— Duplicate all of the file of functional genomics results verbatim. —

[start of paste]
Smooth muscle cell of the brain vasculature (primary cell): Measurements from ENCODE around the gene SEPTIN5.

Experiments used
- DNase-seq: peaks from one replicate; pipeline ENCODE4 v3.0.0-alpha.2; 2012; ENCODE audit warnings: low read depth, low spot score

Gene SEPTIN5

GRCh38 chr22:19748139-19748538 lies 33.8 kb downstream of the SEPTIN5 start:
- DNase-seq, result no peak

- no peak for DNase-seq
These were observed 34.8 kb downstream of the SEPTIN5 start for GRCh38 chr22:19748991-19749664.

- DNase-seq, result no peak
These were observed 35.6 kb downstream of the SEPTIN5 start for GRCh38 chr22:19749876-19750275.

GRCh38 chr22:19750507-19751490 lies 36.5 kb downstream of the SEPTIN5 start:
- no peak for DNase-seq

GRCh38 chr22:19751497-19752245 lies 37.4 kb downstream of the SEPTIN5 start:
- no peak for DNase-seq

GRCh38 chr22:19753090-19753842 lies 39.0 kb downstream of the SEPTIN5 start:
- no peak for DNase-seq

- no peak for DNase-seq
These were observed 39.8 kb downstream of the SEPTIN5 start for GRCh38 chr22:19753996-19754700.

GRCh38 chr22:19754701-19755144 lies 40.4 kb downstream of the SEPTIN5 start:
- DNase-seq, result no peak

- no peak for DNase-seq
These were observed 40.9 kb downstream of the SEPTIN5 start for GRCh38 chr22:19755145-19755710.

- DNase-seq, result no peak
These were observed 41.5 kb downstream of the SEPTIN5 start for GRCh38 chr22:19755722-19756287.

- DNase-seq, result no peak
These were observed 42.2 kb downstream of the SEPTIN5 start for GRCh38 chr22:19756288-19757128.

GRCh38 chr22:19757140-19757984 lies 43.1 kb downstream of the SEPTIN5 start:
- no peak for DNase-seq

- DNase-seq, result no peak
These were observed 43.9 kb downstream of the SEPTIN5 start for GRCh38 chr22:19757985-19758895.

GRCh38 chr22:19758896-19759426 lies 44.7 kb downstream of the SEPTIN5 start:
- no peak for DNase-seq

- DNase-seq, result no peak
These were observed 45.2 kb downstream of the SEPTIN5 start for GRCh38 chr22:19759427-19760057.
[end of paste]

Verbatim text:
Smooth muscle cell of the brain vasculature (primary cell): Measurements from ENCODE around the gene SEPTIN5.

Experiments used
- DNase-seq: peaks from one replicate; pipeline ENCODE4 v3.0.0-alpha.2; 2012; ENCODE audit warnings: low read depth, low spot score

Gene SEPTIN5

GRCh38 chr22:19748139-19748538 lies 33.8 kb downstream of the SEPTIN5 start:
- DNase-seq, result no peak

- no peak for DNase-seq
These were observed 34.8 kb downstream of the SEPTIN5 start for GRCh38 chr22:19748991-19749664.

- DNase-seq, result no peak
These were observed 35.6 kb downstream of the SEPTIN5 start for GRCh38 chr22:19749876-19750275.

GRCh38 chr22:19750507-19751490 lies 36.5 kb downstream of the SEPTIN5 start:
- no peak for DNase-seq

GRCh38 chr22:19751497-19752245 lies 37.4 kb downstream of the SEPTIN5 start:
- no peak for DNase-seq

GRCh38 chr22:19753090-19753842 lies 39.0 kb downstream of the SEPTIN5 start:
- no peak for DNase-seq

- no peak for DNase-seq
These were observed 39.8 kb downstream of the SEPTIN5 start for GRCh38 chr22:19753996-19754700.

GRCh38 chr22:19754701-19755144 lies 40.4 kb downstream of the SEPTIN5 start:
- DNase-seq, result no peak

- no peak for DNase-seq
These were observed 40.9 kb downstream of the SEPTIN5 start for GRCh38 chr22:19755145-19755710.

- DNase-seq, result no peak
These were observed 41.5 kb downstream of the SEPTIN5 start for GRCh38 chr22:19755722-19756287.

- DNase-seq, result no peak
These were observed 42.2 kb downstream of the SEPTIN5 start for GRCh38 chr22:19756288-19757128.

GRCh38 chr22:19757140-19757984 lies 43.1 kb downstream of the SEPTIN5 start:
- no peak for DNase-seq

- DNase-seq, result no peak
These were observed 43.9 kb downstream of the SEPTIN5 start for GRCh38 chr22:19757985-19758895.

GRCh38 chr22:19758896-19759426 lies 44.7 kb downstream of the SEPTIN5 start:
- no peak for DNase-seq

- DNase-seq, result no peak
These were observed 45.2 kb downstream of the SEPTIN5 start for GRCh38 chr22:19759427-19760057.